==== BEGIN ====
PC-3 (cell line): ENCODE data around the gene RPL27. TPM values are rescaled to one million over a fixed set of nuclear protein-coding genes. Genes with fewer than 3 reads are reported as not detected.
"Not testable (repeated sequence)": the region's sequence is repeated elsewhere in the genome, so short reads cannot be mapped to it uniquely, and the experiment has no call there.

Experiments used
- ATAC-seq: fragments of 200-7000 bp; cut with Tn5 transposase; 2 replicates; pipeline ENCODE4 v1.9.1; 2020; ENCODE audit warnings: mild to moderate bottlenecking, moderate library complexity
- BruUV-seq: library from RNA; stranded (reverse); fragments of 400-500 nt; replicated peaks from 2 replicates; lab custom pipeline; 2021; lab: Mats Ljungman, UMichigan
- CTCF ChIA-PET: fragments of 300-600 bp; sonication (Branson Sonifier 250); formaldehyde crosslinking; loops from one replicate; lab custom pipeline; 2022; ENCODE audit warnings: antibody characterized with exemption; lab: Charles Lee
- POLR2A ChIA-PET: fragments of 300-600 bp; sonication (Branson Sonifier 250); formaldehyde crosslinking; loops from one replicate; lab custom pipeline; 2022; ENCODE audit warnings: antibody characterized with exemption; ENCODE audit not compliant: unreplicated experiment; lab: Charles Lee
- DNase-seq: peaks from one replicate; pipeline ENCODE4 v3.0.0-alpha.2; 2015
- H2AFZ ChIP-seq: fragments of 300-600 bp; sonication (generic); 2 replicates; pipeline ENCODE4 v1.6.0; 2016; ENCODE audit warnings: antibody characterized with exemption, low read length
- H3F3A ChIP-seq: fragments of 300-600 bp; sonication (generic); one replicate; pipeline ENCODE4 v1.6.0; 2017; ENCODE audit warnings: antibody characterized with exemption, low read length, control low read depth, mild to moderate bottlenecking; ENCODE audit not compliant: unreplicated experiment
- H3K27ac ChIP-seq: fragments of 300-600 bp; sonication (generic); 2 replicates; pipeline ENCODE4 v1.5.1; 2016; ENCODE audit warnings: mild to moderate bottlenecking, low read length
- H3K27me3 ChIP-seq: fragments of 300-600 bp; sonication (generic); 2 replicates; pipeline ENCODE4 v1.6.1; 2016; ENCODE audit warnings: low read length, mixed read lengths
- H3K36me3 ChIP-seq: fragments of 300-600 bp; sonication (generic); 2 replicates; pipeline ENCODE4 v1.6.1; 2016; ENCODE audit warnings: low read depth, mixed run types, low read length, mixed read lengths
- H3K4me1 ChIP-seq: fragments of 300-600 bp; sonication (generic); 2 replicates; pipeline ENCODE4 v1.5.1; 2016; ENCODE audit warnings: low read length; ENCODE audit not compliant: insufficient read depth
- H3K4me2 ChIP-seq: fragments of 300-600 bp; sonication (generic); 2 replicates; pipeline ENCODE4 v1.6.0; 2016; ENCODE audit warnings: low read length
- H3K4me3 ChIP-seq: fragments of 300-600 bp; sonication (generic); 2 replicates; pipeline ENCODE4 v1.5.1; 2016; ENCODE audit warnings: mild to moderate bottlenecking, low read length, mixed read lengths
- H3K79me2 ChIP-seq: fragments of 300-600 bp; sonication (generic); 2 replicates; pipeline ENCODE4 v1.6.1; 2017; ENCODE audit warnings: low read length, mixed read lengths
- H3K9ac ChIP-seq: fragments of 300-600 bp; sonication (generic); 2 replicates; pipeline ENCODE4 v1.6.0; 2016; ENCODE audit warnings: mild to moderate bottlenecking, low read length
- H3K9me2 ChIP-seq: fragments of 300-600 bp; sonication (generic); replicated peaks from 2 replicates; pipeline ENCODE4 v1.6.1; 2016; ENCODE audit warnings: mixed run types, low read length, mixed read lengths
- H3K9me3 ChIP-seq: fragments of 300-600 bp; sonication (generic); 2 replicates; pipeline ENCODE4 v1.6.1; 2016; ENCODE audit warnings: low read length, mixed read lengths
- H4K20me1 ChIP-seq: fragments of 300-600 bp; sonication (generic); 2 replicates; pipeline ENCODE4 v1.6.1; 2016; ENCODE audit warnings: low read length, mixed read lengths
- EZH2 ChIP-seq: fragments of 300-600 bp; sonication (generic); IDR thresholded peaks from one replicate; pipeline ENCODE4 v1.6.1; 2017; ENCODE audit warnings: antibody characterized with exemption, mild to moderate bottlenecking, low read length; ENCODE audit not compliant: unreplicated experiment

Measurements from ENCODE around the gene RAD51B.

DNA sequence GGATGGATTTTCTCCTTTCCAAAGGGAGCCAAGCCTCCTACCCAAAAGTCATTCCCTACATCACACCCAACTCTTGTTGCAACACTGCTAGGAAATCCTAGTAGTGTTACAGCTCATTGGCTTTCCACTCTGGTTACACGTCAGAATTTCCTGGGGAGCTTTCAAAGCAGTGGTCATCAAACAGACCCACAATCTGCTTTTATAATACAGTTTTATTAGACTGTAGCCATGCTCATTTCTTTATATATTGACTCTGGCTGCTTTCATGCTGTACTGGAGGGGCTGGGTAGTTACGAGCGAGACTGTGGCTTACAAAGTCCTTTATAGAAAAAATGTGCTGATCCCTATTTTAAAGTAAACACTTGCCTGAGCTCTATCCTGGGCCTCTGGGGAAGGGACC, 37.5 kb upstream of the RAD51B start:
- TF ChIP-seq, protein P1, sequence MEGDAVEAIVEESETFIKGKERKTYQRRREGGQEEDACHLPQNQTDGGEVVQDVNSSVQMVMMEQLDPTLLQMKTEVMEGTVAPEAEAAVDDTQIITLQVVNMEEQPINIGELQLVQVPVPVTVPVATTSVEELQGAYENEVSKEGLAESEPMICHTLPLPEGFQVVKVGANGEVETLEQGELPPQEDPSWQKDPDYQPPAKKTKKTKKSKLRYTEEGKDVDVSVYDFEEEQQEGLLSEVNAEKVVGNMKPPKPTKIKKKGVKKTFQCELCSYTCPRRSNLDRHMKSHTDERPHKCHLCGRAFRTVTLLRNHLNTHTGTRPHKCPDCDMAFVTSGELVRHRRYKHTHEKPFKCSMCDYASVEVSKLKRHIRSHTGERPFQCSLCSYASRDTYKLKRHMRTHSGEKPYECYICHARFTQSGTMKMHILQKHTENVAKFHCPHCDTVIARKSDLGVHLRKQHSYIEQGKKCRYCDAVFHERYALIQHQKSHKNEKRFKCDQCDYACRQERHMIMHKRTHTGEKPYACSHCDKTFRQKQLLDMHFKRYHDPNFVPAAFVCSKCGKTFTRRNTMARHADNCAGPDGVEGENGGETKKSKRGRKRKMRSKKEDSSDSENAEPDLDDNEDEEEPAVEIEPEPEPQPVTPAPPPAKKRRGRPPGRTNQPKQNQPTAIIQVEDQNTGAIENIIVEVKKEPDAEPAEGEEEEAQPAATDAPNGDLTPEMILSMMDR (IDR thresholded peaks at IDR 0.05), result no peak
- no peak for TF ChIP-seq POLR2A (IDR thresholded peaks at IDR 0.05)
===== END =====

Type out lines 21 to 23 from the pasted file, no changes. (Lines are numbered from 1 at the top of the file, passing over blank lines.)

- H4K20me1 ChIP-seq: fragments of 300-600 bp; sonication (generic); 2 replicates; pipeline ENCODE4 v1.6.1; 2016; ENCODE audit warnings: low read length, mixed read lengths
- EZH2 ChIP-seq: fragments of 300-600 bp; sonication (generic); IDR thresholded peaks from one replicate; pipeline ENCODE4 v1.6.1; 2017; ENCODE audit warnings: antibody characterized with exemption, mild to moderate bottlenecking, low read length; ENCODE audit not compliant: unreplicated experiment

Measurements from ENCODE around the gene RAD51B.